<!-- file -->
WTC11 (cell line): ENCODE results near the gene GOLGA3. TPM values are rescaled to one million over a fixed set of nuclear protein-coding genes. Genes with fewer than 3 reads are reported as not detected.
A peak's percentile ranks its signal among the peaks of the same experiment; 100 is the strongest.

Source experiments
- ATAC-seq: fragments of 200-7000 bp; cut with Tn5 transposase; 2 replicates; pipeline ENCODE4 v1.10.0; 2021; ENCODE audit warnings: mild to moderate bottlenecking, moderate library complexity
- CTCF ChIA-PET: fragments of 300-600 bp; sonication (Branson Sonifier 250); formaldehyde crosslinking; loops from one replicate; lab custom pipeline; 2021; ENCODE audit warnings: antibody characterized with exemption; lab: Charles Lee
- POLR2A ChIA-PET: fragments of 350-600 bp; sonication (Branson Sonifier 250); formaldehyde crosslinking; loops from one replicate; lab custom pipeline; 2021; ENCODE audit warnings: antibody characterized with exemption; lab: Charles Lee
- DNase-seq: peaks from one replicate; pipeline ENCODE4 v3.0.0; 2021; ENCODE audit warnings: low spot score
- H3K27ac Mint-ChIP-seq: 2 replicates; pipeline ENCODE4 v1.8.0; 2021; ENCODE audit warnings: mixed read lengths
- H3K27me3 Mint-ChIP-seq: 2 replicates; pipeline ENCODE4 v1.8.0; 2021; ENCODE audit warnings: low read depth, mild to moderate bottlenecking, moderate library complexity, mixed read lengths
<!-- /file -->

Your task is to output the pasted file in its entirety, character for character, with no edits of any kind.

WTC11 (cell line): ENCODE results near the gene GOLGA3. TPM values are rescaled to one million over a fixed set of nuclear protein-coding genes. Genes with fewer than 3 reads are reported as not detected.
A peak's percentile ranks its signal among the peaks of the same experiment; 100 is the strongest.

Source experiments
- ATAC-seq: fragments of 200-7000 bp; cut with Tn5 transposase; 2 replicates; pipeline ENCODE4 v1.10.0; 2021; ENCODE audit warnings: mild to moderate bottlenecking, moderate library complexity
- CTCF ChIA-PET: fragments of 300-600 bp; sonication (Branson Sonifier 250); formaldehyde crosslinking; loops from one replicate; lab custom pipeline; 2021; ENCODE audit warnings: antibody characterized with exemption; lab: Charles Lee
- POLR2A ChIA-PET: fragments of 350-600 bp; sonication (Branson Sonifier 250); formaldehyde crosslinking; loops from one replicate; lab custom pipeline; 2021; ENCODE audit warnings: antibody characterized with exemption; lab: Charles Lee
- DNase-seq: peaks from one replicate; pipeline ENCODE4 v3.0.0; 2021; ENCODE audit warnings: low spot score
- H3K27ac Mint-ChIP-seq: 2 replicates; pipeline ENCODE4 v1.8.0; 2021; ENCODE audit warnings: mixed read lengths
- H3K27me3 Mint-ChIP-seq: 2 replicates; pipeline ENCODE4 v1.8.0; 2021; ENCODE audit warnings: low read depth, mild to moderate bottlenecking, moderate library complexity, mixed read lengths